|And Life Went On (standard:humor, 3189 words)|
|Author: mackey||Added: Sep 15 2000||Views/Reads: 3264/1549||Story vote: 0.00 (0 votes)|
|Three teen-aged boys deal with their first separations from loved ones in this coming of age story.|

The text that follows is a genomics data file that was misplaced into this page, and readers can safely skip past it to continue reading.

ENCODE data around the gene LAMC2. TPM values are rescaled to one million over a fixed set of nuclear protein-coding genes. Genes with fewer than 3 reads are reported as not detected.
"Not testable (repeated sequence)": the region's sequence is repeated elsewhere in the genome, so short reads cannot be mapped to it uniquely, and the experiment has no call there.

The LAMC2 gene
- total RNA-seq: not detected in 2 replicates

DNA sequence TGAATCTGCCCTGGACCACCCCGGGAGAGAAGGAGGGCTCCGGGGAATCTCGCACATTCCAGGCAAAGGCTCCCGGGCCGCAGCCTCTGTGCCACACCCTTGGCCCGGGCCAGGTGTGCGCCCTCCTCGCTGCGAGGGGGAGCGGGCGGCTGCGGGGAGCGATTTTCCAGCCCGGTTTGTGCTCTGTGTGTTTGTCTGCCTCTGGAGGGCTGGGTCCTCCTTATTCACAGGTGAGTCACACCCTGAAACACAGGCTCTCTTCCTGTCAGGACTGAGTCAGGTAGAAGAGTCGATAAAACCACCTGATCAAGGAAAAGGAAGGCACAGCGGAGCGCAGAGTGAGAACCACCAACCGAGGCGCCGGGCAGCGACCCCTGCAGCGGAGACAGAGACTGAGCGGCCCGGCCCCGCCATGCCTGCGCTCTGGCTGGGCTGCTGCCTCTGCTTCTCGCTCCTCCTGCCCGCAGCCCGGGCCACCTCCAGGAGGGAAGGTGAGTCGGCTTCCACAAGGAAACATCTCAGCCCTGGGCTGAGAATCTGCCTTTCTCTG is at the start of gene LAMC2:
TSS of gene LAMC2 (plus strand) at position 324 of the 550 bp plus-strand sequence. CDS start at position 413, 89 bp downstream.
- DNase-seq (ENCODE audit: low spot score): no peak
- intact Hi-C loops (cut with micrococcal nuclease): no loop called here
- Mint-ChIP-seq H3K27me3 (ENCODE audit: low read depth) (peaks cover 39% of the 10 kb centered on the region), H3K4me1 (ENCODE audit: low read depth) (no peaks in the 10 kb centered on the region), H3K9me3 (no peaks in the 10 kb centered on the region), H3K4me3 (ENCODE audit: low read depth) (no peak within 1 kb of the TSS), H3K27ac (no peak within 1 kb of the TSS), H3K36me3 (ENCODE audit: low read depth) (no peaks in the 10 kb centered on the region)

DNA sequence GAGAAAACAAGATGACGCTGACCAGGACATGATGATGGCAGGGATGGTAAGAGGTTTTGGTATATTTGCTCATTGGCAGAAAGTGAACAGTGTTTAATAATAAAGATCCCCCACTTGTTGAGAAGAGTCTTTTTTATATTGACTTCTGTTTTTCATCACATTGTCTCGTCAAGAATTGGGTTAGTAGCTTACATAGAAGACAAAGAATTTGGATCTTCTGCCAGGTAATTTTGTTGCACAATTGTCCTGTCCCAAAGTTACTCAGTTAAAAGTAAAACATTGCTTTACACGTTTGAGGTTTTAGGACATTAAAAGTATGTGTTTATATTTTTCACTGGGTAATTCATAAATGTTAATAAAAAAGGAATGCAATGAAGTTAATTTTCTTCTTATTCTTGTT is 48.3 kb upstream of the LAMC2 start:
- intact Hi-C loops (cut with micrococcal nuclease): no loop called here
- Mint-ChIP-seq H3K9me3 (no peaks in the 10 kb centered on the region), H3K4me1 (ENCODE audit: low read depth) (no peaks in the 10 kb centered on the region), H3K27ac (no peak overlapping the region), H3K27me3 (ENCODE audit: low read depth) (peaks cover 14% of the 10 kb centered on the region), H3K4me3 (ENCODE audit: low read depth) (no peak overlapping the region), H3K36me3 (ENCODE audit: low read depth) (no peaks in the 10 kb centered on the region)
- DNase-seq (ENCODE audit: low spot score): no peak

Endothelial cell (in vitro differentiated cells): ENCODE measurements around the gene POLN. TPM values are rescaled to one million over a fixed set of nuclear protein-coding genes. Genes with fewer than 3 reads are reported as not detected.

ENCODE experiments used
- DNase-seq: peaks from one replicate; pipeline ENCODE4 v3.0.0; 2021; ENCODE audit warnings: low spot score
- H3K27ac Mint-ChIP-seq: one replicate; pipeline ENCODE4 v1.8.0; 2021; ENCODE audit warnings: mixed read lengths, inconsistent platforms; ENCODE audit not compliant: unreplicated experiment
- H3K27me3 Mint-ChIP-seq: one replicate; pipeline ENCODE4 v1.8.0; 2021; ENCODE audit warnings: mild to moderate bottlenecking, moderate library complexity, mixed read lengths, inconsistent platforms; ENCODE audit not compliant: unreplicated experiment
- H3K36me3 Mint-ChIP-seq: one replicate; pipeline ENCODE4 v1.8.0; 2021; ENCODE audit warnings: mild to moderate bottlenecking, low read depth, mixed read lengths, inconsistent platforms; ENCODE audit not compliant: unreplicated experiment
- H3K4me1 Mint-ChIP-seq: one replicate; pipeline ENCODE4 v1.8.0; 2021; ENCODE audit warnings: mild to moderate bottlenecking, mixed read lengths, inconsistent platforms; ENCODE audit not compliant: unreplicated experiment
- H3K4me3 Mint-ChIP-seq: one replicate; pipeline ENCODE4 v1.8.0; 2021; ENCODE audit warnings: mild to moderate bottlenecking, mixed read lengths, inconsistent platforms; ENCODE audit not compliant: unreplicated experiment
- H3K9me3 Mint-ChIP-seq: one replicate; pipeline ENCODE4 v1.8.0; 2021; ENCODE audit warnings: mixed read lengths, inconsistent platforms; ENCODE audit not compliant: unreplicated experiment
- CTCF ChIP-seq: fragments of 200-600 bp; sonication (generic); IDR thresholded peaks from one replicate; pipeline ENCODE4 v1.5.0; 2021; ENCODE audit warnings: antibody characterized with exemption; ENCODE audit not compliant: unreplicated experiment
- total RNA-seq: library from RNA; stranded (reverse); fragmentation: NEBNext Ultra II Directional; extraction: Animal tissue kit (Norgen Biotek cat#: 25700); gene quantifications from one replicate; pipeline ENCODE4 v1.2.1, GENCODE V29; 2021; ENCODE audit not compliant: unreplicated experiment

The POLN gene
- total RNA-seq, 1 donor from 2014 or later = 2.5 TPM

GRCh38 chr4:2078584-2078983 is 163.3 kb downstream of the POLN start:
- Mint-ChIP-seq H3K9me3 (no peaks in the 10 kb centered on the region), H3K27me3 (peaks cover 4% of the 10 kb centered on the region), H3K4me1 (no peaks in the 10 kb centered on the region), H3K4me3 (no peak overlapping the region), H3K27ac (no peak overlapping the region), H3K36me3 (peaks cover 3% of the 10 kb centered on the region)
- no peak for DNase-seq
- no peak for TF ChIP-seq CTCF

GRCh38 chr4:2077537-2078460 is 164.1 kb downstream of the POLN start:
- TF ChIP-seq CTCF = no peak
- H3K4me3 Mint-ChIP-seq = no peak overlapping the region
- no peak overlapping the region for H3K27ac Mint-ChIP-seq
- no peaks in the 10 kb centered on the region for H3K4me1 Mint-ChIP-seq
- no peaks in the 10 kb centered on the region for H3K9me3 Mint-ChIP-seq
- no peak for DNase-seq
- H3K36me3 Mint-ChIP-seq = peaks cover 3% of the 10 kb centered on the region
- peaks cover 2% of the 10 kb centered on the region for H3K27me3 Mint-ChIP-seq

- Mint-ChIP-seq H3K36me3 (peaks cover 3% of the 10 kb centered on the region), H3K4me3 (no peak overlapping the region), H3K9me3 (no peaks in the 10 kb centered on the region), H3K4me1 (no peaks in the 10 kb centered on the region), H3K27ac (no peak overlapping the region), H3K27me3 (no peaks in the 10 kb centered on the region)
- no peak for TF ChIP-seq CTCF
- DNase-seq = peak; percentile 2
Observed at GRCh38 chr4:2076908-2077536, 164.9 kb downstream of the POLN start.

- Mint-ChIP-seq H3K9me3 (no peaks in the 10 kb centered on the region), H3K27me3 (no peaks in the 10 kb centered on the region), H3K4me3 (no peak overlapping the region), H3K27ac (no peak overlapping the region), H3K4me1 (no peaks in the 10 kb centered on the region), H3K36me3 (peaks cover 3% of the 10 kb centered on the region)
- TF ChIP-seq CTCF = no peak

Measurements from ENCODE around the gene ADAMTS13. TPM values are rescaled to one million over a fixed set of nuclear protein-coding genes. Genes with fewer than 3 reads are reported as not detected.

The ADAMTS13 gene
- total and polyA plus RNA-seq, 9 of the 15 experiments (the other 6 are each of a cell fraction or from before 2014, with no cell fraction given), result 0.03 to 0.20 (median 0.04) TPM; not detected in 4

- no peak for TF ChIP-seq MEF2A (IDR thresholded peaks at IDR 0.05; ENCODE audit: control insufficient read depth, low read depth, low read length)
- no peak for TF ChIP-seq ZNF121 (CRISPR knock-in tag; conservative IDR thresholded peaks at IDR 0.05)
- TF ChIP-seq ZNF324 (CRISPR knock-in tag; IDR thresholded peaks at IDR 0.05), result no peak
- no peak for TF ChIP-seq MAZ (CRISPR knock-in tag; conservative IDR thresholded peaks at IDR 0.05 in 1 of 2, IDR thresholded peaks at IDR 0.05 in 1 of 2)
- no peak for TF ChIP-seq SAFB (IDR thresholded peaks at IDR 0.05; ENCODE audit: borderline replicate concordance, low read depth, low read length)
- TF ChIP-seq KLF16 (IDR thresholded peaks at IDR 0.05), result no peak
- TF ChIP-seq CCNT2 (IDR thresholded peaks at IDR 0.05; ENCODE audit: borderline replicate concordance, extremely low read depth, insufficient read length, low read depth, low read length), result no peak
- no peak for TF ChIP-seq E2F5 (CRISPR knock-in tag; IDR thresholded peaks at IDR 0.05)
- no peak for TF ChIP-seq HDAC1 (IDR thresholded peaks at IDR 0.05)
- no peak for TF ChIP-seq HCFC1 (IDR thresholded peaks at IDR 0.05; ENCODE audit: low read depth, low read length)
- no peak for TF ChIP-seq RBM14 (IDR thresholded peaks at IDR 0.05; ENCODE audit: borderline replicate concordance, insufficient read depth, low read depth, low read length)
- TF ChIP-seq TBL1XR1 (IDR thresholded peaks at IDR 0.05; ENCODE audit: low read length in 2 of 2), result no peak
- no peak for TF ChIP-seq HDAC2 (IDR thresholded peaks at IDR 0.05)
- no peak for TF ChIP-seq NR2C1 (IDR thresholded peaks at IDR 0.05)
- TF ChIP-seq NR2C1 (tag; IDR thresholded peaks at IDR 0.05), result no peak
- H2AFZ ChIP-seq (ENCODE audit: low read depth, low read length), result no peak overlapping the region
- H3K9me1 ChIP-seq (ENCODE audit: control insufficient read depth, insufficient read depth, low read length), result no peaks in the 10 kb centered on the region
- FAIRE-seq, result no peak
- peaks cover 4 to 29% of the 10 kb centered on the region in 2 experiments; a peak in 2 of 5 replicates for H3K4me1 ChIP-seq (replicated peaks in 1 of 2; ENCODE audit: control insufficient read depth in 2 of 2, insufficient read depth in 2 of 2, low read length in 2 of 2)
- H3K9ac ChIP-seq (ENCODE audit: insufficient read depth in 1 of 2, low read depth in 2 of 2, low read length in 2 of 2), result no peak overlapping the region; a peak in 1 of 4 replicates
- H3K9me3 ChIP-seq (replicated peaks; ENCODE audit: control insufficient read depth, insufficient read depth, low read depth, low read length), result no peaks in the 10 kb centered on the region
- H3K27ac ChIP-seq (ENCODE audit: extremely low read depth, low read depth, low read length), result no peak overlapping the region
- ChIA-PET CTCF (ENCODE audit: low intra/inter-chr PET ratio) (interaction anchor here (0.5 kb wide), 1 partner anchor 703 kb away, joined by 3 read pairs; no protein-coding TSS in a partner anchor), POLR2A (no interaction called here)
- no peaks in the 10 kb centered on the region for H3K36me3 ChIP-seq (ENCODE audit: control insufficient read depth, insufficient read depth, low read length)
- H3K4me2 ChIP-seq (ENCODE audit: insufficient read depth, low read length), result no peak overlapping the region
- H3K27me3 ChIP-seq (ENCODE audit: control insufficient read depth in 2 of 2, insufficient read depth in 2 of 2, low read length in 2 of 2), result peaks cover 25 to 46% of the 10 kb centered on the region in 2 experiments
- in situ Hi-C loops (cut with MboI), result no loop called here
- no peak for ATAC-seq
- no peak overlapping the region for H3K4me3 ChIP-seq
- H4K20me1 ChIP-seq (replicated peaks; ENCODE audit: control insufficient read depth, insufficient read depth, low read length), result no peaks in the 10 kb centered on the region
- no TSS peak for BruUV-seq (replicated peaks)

AND LIFE WENT ON by mackey email@example.com (All copyrights reserved. This story may be reproduced on not-for-profit sites, provided permission is requested, and provided the author's name and e-mail address are displayed where and as shown.) My grandson and I stood and watched the big yellow moving van pull away from the curb, his little buddy hanging out the passenger window and waving furiously through his tears at us. Bobby, my grandson, sobbed deeply, seeing his best friend rolling quickly away and out of his life, the hearts of both boys breaking, each doubting that they would ever see the other again. When the van turned the corner and slipped out of sight, he threw his heaving little body into my arms and poured forth his sorrow in huge, gulping cries. I patted and comforted him. Finally he looked up at me, and, through his tears, asked if I thought Jerry would still remember him next year. "Bobby," I said, "I'm sure of it. As a matter of fact, I doubt if Jerry will ever forget you, or if you'll ever forget him. Real friends always remember." And I thought about a time when, although I'd been older than Bobby was now, my feelings had been essentially the same. Sometimes it's hard to remember just how you came to know someone. I can't remember when Ricky and I met, but I remember the exact day Woody first showed up at school, and, looking back, the merging of our lives and circumstances is quite amazing. My parents had divorced a year earlier, leaving me at home with my dad, a mid-level manager in an oil field supply firm, which really only meant that his Ford LTD was the only one in town with pipe racks on the sides of it for delivering pipe to the oil field. Nice car to take on dates. Ricky's dad had been killed earlier in one of those Red Adair type oil field fires, and he and his younger brother lived in what was left of an old oil field company house that had been moved to a mesquite and tumbleweed covered lot in the midst of other houses of the same ilk. They occasionally provided a little extra money for their mom, a weathered but still attractive waitress who moved from one local grease plate to the next. You don't want to know how a thirteen year old kid in West Texas in the sixties came up with extra money. Rickey was,and remains, the consummate hustler. Woody arrived in a storm of pimples and insecurity. His dad sold Fords at the local dealership, and they lived in a brick house, which qualified them for the local ari- stocracy. Or so those of us who didn't, thought. Anyway, his dad was hen-pecked, and his mom was crazy. Literally. His sister was fat, and his little brother become the first queer to come out (no pun intended) of West Texas in four decades. Or at least the first we knew about. But that story's for another day. So there we were, two of us with one parent, and one of us with two parents who didn't equal one whole one. Ricky was tall and athletic. I was short and hyperactive. Woody was medium and had pimples. Everywhere. The boy was the Vesuvius of pimples, the Old Faithful of Ooze. I guess he'd had time to get used to being ridiculed, because he handled the pressure that day with more aplomb and diplomacy than I'd ever seen in any eighth grader over any subject. At the end of the first day, instead of having been labeled a pimple faced anal orifice and written off out of hand for any future social possibilities, he was considered "OK for someone with all those pimples." That was a fine compliment if you read between the lines. We were outside the gym by the only tree on the Monahans Junior High (Go Loboes!) campus during our lunch break. It must have been spring, because I remember little green buds on the tree. Woody was leaning on the tree, surrounded by the curious and the cruel, somewhat like the Click here to read the rest of this story (262 more lines)
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